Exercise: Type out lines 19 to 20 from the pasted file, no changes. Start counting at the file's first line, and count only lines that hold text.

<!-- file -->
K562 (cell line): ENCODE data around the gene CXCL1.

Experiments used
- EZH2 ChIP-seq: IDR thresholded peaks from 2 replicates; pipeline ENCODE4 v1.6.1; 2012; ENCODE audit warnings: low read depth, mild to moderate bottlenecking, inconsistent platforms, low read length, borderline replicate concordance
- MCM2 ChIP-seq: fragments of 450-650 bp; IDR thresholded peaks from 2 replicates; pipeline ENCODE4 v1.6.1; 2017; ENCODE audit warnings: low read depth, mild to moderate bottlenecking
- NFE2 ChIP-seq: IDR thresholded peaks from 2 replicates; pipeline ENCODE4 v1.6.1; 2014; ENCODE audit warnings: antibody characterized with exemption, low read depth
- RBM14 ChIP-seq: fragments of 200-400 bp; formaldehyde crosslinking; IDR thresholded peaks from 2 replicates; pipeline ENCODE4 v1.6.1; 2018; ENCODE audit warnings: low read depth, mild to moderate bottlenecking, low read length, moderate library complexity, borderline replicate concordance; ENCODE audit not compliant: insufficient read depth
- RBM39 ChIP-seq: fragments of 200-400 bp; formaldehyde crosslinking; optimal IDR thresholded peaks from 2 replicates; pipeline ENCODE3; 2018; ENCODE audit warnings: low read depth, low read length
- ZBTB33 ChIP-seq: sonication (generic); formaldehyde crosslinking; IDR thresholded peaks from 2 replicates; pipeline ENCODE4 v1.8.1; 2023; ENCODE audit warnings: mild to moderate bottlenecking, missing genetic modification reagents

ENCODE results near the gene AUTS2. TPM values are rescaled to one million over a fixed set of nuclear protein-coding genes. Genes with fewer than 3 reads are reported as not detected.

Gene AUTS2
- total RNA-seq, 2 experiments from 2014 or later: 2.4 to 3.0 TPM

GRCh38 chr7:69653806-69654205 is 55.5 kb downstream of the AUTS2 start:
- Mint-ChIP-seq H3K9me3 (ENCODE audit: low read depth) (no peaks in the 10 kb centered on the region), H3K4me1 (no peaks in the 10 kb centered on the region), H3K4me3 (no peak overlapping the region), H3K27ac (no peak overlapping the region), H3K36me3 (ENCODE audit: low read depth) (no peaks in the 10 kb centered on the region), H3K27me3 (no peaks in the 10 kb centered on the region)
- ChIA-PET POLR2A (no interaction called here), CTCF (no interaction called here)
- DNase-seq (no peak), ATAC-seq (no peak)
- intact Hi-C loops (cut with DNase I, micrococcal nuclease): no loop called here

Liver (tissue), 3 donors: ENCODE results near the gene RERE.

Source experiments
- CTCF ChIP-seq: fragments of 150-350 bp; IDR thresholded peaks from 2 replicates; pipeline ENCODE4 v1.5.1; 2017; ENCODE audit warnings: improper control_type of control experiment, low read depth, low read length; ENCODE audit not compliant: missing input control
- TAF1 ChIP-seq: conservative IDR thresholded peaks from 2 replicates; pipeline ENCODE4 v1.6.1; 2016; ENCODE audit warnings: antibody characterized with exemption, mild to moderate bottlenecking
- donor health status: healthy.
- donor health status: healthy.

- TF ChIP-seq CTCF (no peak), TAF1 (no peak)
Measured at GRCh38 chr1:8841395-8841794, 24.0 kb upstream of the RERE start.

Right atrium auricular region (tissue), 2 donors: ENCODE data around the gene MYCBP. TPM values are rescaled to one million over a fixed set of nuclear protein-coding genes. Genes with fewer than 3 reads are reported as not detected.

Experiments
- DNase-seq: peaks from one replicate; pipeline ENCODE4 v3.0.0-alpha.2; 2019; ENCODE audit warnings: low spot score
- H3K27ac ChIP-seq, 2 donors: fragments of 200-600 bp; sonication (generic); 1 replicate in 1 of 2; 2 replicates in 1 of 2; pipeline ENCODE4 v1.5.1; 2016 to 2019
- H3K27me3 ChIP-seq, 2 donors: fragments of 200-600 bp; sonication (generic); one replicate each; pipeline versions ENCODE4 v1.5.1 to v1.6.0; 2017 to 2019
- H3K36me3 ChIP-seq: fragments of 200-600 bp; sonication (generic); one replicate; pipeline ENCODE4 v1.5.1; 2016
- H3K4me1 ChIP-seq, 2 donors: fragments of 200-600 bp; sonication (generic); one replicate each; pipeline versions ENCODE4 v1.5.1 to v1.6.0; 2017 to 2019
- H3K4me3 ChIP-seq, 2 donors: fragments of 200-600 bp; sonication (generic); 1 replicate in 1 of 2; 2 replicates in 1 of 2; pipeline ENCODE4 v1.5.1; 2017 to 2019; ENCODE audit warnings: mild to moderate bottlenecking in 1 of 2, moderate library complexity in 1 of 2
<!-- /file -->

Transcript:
- CTCF ChIP-seq: fragments of 150-350 bp; IDR thresholded peaks from 2 replicates; pipeline ENCODE4 v1.5.1; 2017; ENCODE audit warnings: improper control_type of control experiment, low read depth, low read length; ENCODE audit not compliant: missing input control
- TAF1 ChIP-seq: conservative IDR thresholded peaks from 2 replicates; pipeline ENCODE4 v1.6.1; 2016; ENCODE audit warnings: antibody characterized with exemption, mild to moderate bottlenecking